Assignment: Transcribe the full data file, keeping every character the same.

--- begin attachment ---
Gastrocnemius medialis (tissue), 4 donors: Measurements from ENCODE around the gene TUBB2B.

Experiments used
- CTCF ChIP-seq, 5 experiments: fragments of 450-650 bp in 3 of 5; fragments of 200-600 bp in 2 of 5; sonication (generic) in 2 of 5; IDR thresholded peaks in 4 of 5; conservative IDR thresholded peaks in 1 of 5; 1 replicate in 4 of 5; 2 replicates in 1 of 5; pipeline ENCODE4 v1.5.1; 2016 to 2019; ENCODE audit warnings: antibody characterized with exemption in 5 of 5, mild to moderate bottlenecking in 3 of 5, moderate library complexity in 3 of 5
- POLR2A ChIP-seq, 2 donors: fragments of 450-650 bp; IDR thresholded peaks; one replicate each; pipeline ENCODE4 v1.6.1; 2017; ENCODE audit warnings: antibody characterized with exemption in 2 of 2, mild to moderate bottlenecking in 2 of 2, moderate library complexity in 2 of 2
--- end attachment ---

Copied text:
Gastrocnemius medialis (tissue), 4 donors: Measurements from ENCODE around the gene TUBB2B.

Experiments used
- CTCF ChIP-seq, 5 experiments: fragments of 450-650 bp in 3 of 5; fragments of 200-600 bp in 2 of 5; sonication (generic) in 2 of 5; IDR thresholded peaks in 4 of 5; conservative IDR thresholded peaks in 1 of 5; 1 replicate in 4 of 5; 2 replicates in 1 of 5; pipeline ENCODE4 v1.5.1; 2016 to 2019; ENCODE audit warnings: antibody characterized with exemption in 5 of 5, mild to moderate bottlenecking in 3 of 5, moderate library complexity in 3 of 5
- POLR2A ChIP-seq, 2 donors: fragments of 450-650 bp; IDR thresholded peaks; one replicate each; pipeline ENCODE4 v1.6.1; 2017; ENCODE audit warnings: antibody characterized with exemption in 2 of 2, mild to moderate bottlenecking in 2 of 2, moderate library complexity in 2 of 2